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How to convert the EPS image file to an INDD

by Casey Schmidt  |  December 20, 2019

3 min. read
A paper airplane with a rocket for a shadow.

The EPS lacks accessibility, shareability and is outdated. When it just won’t cut it, it’s time to change to a different image file. If you’re thinking it would be better served as an INDD, it might be difficult to figure out on your own how to convert. Luckily for you, we’ve got the steps laid out to make it as easy as possible.

What is an EPS?

The EPS image file stands for encapsulated postscript. It’s a way for users to examine image files using special previews or by reading descriptions before opening the file. The EPS is a customizable file that typically contains images, though it is capable of containing text as well. The EPS is outdated but it’s most common use is for resizing different images in numerous ways.

What is an INDD?

The INDD file is an Adobe InDesign file extension that is designed to handle elements like books and flyers. It handles projects that require different items and pieces to remain consistent throughout. It’s quite a large image file, and includes elements such as layouts, page data and more. It’s not typically used outside of the Adobe systems.

A picture of the INDD file icon.
The INDD is an Adobe product.

How to convert the EPS to INDD

Converting the EPS to INDD is quite tricky but I’ve found some ways to get the job done. Both of these file types are quite inaccessible and tough to convert so there’s unfortunately no third party software to automate this process. That being said, it can be done with some extra steps and some creativity. The first thing you’ll need to do is realize that the path from EPS to INDD is not going to happen. However, when you include a different image file, it becomes possible to get from EPS to INDD. For example, if we first convert the EPS to the JPG image file and then convert the JPG to INDD, we’ve made our conversion in a roundabout way.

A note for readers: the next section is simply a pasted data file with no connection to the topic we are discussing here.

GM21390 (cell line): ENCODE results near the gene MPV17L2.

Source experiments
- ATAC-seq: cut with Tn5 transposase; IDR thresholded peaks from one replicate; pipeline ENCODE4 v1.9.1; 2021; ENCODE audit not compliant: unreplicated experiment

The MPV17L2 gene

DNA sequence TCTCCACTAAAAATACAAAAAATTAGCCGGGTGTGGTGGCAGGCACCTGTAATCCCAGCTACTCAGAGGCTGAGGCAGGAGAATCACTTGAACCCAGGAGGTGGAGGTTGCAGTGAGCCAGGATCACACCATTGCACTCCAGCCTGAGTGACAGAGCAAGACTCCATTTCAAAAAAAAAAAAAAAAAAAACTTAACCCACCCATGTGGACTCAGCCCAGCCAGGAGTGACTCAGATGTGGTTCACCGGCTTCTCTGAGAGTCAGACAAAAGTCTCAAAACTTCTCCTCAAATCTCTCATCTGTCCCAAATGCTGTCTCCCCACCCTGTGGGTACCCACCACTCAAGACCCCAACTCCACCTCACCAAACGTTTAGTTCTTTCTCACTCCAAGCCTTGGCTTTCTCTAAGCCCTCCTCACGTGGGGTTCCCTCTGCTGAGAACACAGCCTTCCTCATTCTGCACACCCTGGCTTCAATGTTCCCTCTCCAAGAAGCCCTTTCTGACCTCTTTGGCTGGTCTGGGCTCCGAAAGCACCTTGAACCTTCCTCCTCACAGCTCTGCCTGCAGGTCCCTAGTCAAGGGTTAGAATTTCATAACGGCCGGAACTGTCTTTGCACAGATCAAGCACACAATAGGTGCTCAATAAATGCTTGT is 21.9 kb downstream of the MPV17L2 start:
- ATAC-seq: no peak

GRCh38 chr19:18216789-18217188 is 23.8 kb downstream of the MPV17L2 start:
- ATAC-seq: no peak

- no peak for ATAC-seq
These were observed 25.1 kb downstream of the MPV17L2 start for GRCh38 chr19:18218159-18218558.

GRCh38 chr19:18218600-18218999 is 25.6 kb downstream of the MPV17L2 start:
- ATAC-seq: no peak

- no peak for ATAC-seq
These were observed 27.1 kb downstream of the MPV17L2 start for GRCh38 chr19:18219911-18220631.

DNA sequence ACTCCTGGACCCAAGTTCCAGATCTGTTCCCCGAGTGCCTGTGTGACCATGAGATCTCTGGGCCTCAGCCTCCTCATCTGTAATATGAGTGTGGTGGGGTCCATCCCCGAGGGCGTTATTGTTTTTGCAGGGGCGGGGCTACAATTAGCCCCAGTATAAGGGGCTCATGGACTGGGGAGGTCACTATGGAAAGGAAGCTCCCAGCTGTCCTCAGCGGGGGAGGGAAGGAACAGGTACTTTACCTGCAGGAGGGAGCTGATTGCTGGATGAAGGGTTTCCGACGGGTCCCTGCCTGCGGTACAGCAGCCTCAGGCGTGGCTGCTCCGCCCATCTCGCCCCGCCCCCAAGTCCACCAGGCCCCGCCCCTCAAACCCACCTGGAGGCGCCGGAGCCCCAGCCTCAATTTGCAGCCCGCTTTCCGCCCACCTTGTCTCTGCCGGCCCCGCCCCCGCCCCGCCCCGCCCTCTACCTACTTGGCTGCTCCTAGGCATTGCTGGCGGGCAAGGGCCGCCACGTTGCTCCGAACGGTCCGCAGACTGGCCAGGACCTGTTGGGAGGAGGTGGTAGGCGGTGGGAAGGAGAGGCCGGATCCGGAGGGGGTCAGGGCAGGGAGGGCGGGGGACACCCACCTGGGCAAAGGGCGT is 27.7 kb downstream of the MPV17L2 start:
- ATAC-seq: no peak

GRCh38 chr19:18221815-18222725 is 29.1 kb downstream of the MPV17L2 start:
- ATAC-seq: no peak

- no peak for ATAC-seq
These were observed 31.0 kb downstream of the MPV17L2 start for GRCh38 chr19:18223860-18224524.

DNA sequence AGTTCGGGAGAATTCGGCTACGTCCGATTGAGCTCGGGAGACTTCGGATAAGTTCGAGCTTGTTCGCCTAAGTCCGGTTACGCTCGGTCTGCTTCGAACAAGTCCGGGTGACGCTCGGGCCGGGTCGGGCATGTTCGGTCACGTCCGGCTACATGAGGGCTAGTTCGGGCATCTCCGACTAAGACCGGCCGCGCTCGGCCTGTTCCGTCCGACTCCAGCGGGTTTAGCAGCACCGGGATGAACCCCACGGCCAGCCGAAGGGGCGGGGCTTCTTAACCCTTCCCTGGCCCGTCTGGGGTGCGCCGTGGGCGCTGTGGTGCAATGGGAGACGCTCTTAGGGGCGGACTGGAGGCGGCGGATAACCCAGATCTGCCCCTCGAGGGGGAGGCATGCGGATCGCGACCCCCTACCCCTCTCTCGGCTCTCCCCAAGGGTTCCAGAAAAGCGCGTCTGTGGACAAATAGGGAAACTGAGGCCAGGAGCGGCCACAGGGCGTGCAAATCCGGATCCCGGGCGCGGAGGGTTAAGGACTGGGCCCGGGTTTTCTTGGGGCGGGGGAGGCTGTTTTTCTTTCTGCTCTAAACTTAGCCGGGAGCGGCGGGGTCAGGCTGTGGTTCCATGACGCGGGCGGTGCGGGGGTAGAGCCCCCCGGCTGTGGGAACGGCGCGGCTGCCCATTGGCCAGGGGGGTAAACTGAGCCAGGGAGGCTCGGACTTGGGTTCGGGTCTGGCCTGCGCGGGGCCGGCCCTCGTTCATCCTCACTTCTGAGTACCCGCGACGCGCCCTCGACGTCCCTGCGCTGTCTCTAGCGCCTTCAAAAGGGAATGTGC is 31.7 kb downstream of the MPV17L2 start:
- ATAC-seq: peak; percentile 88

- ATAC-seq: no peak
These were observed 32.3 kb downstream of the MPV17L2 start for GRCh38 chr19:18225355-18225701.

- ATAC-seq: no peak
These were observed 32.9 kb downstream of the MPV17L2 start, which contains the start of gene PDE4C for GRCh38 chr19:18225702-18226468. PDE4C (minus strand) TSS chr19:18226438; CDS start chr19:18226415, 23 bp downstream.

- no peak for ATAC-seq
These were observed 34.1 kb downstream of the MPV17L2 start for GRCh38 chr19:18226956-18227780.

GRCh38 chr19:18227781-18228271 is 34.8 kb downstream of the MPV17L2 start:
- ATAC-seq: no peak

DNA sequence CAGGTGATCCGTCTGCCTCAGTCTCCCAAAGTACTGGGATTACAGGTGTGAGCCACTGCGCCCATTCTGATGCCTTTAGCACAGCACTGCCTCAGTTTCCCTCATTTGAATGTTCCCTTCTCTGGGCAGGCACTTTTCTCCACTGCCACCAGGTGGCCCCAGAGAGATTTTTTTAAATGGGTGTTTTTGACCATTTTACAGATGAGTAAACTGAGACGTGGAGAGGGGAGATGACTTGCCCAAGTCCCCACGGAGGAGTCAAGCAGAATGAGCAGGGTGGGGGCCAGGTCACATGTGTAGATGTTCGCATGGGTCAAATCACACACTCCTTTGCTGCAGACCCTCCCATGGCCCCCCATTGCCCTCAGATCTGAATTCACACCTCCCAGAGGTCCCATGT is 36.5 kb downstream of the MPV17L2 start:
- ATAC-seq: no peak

Naturally then, we need to learn how to convert the EPS to different file types in order to complete the entire process. We’ll use JPG again. First, convert the EPS to JPG using a converter. I recommend Zamzar for their fast speeds and simple browser-based interface. Now that you have a JPG file, you need to open it within InDesign. To do this, launch InDesign and create a new document. Then under ‘File’ select ‘Place’ and import the JPG. Place the image inside the document and then save the new file.

A bunch of particles floating together.
The entire conversion process is lengthy and has extra steps.

How to reverse convert (INDD to EPS)

There were quite a few steps required to make our conversion. Fortunately, the inverse conversion is much easier. All it takes to convert the INDD back to the EPS is some simple software tools. However, the tools are not browser-based like the above.

To convert your INDD back to an EPS, simply download and install one of the many tools available capable of converting. The one I prefer is QuarkXPress, a modern graphic design software. This tool is perfect for those needing a large quantity of conversions, especially if your internet access is slow.

Some transforming shapes.
The reverse conversion is much simpler.

Why convert?

The main reason someone might make this conversion is they’re just more comfortable working within the InDesign software system. This might be because of all the editing tools at their disposal or simply the fact they’re more comfortable with the system.

It’s also likely that the EPS is just too outdated and inefficient for most users. It’s hard to imagine a time where sharing a file as an EPS would make sense. For these reasons it seems reasonable to need some sort of change.

The EPS to INDD conversion is ultimately difficult but possible in an indirect way. The first step on the journey is understanding the why part of conversion. Once you have that down, the how should make a lot more sense.